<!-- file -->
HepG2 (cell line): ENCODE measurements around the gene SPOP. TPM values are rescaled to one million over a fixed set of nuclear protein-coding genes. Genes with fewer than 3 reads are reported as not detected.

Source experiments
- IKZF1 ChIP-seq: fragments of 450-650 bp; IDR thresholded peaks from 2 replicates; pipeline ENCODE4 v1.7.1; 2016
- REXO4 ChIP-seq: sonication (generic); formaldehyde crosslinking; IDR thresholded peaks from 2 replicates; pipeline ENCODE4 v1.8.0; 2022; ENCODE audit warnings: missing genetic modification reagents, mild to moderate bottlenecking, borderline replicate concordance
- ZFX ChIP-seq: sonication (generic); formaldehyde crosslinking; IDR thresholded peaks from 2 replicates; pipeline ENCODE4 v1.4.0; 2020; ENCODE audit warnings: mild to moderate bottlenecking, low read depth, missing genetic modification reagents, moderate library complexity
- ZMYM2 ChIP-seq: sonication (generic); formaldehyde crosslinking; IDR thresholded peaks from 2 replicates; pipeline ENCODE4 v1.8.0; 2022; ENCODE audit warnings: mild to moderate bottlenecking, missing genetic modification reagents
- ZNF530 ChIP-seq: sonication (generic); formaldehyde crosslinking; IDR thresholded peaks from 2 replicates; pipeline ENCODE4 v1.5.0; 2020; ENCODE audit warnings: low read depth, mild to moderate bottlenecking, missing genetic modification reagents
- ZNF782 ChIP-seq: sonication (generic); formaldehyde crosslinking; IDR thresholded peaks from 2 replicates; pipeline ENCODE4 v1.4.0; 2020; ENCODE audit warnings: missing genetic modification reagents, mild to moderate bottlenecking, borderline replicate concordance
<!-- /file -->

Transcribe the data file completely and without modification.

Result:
HepG2 (cell line): ENCODE measurements around the gene SPOP. TPM values are rescaled to one million over a fixed set of nuclear protein-coding genes. Genes with fewer than 3 reads are reported as not detected.

Source experiments
- IKZF1 ChIP-seq: fragments of 450-650 bp; IDR thresholded peaks from 2 replicates; pipeline ENCODE4 v1.7.1; 2016
- REXO4 ChIP-seq: sonication (generic); formaldehyde crosslinking; IDR thresholded peaks from 2 replicates; pipeline ENCODE4 v1.8.0; 2022; ENCODE audit warnings: missing genetic modification reagents, mild to moderate bottlenecking, borderline replicate concordance
- ZFX ChIP-seq: sonication (generic); formaldehyde crosslinking; IDR thresholded peaks from 2 replicates; pipeline ENCODE4 v1.4.0; 2020; ENCODE audit warnings: mild to moderate bottlenecking, low read depth, missing genetic modification reagents, moderate library complexity
- ZMYM2 ChIP-seq: sonication (generic); formaldehyde crosslinking; IDR thresholded peaks from 2 replicates; pipeline ENCODE4 v1.8.0; 2022; ENCODE audit warnings: mild to moderate bottlenecking, missing genetic modification reagents
- ZNF530 ChIP-seq: sonication (generic); formaldehyde crosslinking; IDR thresholded peaks from 2 replicates; pipeline ENCODE4 v1.5.0; 2020; ENCODE audit warnings: low read depth, mild to moderate bottlenecking, missing genetic modification reagents
- ZNF782 ChIP-seq: sonication (generic); formaldehyde crosslinking; IDR thresholded peaks from 2 replicates; pipeline ENCODE4 v1.4.0; 2020; ENCODE audit warnings: missing genetic modification reagents, mild to moderate bottlenecking, borderline replicate concordance